Basketball experts — real and/or imagined — are debating today whether Kevin Durant or LeBron James should be the National Basketball Association’s Most Valuable Player for the 2013-14 season.
I’m not one of them. I’ll just go with Durant, who has been named MVP for the season that has yet to be completed.
The former University of Texas star who’s been lighting it up for the Oklahoma City Thunder has demonstrated a quality not always visible among today’s professional athletes.
He is truly humble and grateful for those who helped him along the way.
Take a look at the video of Durant accepting the MVP award. He thanked his family, his boyhood friends. But he saved his greatest accolade for his mother, who watched her celebrated son with tears streaming down her face.
Kevin Durant won the scoring title this year for the NBA. He’s led his team into the playoffs once again. He’s become the star every expert said he’d become.
He also has shown that celebrity status and adulation need not diminish one’s strength of character.
Well done, Kevin Durant. You’ve made your mom proud. That’s the most important achievement of all.
With all due respect to the mega-millions of dollars that Red McCombs has made in his life, he needs to stick to selling cars.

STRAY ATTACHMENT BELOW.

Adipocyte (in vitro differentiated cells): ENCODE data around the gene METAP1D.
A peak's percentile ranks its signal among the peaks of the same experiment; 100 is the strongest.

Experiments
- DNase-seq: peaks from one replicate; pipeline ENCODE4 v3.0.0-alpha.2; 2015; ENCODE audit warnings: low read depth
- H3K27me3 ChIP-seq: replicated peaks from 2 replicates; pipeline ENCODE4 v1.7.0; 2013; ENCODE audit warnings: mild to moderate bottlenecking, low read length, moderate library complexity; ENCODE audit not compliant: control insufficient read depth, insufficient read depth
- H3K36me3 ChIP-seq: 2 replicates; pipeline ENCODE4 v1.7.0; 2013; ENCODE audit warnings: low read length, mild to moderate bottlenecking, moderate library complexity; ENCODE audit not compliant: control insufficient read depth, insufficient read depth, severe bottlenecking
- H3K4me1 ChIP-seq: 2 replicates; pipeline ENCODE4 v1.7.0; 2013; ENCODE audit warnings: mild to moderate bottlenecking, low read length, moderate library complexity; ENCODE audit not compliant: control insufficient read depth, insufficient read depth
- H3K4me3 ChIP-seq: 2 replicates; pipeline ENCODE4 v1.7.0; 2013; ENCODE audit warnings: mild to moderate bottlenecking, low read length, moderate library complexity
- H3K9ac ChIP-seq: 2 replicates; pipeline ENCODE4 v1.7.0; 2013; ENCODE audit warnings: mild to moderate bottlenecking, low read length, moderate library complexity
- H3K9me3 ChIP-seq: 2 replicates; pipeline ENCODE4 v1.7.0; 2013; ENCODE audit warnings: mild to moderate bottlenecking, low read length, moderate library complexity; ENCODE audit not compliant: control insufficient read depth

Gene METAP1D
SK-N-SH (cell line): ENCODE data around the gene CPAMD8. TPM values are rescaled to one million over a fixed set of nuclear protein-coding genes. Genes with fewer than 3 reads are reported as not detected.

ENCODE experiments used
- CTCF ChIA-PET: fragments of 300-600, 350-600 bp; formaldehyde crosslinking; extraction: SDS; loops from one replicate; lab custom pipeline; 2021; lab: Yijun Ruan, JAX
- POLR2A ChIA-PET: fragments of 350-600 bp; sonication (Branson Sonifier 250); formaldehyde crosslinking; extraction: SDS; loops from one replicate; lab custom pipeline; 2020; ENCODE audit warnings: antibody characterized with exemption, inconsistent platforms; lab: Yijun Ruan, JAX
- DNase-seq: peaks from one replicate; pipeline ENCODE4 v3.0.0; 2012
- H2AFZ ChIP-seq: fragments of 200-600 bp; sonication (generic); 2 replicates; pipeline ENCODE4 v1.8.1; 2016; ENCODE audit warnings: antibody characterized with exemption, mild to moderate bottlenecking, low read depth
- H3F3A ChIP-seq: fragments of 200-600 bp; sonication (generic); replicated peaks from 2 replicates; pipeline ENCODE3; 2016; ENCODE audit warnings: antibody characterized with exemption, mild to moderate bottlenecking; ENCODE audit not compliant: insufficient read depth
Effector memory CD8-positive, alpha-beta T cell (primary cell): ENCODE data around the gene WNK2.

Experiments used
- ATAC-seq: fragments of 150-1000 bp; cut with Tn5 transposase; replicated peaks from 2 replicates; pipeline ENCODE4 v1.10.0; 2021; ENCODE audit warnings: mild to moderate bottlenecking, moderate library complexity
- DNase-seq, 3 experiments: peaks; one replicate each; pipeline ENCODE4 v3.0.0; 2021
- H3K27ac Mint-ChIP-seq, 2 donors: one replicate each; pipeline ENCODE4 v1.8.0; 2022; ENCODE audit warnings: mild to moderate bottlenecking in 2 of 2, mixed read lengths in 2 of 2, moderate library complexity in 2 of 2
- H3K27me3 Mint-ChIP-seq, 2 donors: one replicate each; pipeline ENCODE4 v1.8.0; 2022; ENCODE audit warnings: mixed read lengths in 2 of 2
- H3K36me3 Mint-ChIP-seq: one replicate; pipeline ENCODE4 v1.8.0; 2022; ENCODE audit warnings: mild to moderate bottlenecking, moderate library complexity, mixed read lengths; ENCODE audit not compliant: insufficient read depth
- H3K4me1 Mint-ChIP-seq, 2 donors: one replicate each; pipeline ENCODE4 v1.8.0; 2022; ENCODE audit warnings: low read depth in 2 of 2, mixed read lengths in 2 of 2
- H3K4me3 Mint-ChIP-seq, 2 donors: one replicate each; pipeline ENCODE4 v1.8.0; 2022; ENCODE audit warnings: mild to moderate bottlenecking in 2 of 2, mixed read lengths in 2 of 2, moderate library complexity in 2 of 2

The University of Texas booster big shot has criticized the selection of Charlie Strong as the next University of Texas head football coach. Fine. McCombs is entitled to his opinion.
But the university has a highly paid athletic director, Steve Patterson, and a staff of football experts/gurus who know a thing or two about the game. Charlie Strong comes to Texas from the University of Louisville, where he presided over another pretty good football program.
The Longhorns program remains one of the Cadillac programs out there for any coach to lead. Strong looks like a winner. I’ve read he’s an old-school coach, meaning he expects his players to behave themselves on and off the field. I also take the description to mean that he wants his student-athletes to be students as well as athletes, meaning that he expects them to study hard and earn their degree.
McCombs said he is unhappy with the selection process that brought Strong to Austin. He doesn’t think Strong is head coach material, that he’d make a good assistant or a coordinator.
Interesting. McCombs’s expertise comes from where? His ownership of professional sports franchises? Did he play a little ball himself when he was in school?
He’s given lots of money to UT, which I guess means he’s more entitled than most folks to express an opinion about who the school hires to coach its football team.
I’m going to rely on the judgment of the actual experts in this kind of work.
I’m guessing Coach Strong is going to do just fine.